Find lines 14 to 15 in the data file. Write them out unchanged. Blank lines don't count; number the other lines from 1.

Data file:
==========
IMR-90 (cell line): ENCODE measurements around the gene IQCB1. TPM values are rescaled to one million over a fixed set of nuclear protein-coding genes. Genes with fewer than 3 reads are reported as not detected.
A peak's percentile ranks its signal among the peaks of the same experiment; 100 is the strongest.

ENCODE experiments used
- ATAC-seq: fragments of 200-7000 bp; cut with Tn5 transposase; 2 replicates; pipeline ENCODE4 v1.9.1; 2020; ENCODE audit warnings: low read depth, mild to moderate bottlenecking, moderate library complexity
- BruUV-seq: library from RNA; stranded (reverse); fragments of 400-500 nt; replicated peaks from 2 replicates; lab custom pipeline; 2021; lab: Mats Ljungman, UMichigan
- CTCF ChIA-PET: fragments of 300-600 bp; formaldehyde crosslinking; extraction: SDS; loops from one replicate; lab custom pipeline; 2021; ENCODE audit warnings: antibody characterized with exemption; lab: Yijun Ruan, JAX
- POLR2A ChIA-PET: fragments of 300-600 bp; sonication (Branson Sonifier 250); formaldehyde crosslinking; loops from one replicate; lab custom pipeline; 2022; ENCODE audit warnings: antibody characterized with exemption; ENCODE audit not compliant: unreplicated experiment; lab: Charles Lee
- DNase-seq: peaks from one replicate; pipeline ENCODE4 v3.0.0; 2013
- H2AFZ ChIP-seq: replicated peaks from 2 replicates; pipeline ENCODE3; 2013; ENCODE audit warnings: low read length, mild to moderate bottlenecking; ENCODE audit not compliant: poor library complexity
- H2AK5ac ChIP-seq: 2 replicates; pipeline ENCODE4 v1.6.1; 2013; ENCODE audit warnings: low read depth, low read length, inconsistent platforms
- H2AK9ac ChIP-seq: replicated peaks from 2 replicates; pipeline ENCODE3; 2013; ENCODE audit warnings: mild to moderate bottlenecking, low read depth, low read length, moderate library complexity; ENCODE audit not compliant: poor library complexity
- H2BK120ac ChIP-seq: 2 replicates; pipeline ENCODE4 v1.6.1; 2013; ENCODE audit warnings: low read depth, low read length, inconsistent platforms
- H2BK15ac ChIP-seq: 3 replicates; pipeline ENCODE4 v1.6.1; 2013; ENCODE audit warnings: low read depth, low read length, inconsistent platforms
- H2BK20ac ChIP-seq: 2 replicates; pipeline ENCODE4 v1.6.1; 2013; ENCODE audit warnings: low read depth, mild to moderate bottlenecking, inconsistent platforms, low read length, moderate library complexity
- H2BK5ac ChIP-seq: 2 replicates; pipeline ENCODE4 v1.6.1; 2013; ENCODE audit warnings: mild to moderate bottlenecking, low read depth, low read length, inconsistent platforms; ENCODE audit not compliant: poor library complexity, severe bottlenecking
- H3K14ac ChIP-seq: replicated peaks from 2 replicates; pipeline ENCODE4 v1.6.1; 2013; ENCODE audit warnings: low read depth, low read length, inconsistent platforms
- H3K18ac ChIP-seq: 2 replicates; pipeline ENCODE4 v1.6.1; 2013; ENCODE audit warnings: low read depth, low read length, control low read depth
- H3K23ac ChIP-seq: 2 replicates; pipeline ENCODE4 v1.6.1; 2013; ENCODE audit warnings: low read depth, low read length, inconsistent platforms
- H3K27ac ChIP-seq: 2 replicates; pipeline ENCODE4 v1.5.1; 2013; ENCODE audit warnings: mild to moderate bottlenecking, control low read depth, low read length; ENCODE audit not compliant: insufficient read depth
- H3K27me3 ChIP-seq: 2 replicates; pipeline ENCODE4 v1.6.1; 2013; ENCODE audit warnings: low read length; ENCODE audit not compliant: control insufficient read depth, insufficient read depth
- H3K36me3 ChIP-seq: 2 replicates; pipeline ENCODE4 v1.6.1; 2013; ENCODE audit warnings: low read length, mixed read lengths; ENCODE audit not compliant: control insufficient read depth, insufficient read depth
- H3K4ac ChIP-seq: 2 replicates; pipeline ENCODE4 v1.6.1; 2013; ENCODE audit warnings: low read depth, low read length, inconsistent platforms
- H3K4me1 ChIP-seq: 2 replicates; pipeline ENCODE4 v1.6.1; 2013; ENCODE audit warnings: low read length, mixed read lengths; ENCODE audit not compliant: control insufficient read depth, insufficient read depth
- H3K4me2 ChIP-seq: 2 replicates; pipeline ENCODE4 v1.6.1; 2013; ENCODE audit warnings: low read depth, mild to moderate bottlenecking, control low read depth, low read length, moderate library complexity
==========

- H2BK20ac ChIP-seq: 2 replicates; pipeline ENCODE4 v1.6.1; 2013; ENCODE audit warnings: low read depth, mild to moderate bottlenecking, inconsistent platforms, low read length, moderate library complexity
- H2BK5ac ChIP-seq: 2 replicates; pipeline ENCODE4 v1.6.1; 2013; ENCODE audit warnings: mild to moderate bottlenecking, low read depth, low read length, inconsistent platforms; ENCODE audit not compliant: poor library complexity, severe bottlenecking